Bronson’s department is busy planning the third annual Florida Farm to Fuel summit, which will be held July 30th – August 1st in Orlando. Among the topics that will be addressed is renewable fuels initiatives in the new state energy bill, the federal energy bill, and the farm bill and how Florida can play a role in meeting the demand.

Iowa State Study Finds Ethanol Lowers Fuel Prices

card.jpgClaims that ethanol production drives up gas prices don’t hold up after a study from Iowa State University. ISU’s Center for Agricultural and Rural Development has taken a look at the impact of ethanol production on U.S. and regional gas prices and found that ethanol production actually lowers prices at the pump.

Using pooled regional time-series data and panel data estimation, we quantify the impact of monthly ethanol production on monthly retail regular gasoline prices. This analysis suggests that the growth in ethanol production has caused retail gasoline prices to be $0.29 to $0.40 per gallon lower than would otherwise have been the case. The analysis shows that the negative impact of ethanol on gasoline prices varies considerably across regions. The Midwest region has the biggest impact, at $0.39/gallon, while the Rocky Mountain region had the smallest impact, at $0.17/gallon. The results also indicate that ethanol production has significantly reduced the profit margin of the oil refinery industry. The results are robust with respect to alternative model specifications.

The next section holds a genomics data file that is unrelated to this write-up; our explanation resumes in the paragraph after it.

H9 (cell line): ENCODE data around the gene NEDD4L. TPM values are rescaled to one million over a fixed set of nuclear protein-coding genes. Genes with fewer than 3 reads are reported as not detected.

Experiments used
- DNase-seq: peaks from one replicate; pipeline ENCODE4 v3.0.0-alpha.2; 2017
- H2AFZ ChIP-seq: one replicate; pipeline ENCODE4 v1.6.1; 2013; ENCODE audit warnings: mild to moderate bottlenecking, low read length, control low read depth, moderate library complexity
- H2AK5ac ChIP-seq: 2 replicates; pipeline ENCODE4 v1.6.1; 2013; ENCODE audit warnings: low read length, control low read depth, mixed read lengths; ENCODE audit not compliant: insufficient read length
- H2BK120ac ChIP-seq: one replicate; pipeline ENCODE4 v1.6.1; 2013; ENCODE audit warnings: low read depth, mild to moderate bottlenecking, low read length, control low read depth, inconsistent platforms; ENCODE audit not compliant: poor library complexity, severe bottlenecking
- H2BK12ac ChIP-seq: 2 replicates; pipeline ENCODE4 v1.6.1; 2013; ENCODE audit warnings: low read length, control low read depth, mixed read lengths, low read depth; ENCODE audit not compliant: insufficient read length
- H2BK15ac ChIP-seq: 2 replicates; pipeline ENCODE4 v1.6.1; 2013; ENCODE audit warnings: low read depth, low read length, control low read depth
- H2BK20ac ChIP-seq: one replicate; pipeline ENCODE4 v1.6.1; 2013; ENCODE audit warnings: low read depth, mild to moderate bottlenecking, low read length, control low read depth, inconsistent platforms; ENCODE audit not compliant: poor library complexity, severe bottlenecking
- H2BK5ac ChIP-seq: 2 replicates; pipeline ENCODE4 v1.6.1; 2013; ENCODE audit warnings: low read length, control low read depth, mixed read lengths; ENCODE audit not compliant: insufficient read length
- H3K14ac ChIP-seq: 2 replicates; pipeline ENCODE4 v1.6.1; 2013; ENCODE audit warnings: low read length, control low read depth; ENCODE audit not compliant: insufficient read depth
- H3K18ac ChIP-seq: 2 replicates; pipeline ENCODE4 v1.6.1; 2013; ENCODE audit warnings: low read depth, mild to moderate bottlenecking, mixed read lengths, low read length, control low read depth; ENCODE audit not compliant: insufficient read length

POET Cancels Construction of Ethanol Plant

poet.gifA long delay in permitting has led POET, the world’s largest producer of ethanol, to cancel plans for construction of a new facility in Glenville, MN. Larry Ward, Vice President of Project Development for POET, says permitting has delayed the project for over a year.

“When we selected Glenville for a second ethanol production facility, we believed that we would be holding its grand opening sometime around today,” said Larry Ward, Vice President of Project Development for POET. “Early discussions with the appropriate authorities indicated there wouldn’t be any unusual permitting concerns due to the plant’s close proximity to another POET plant. However, permitting has delayed the project by more than a year and has caused a significant amount of additional costs making it less attractive than other potential projects in the Eastern Corn Belt. Our existing plant in Glenville continues to perform very well and it’s still possible that we may construct a second plant in that area sometime in the future, but it likely won’t be in the next few years.”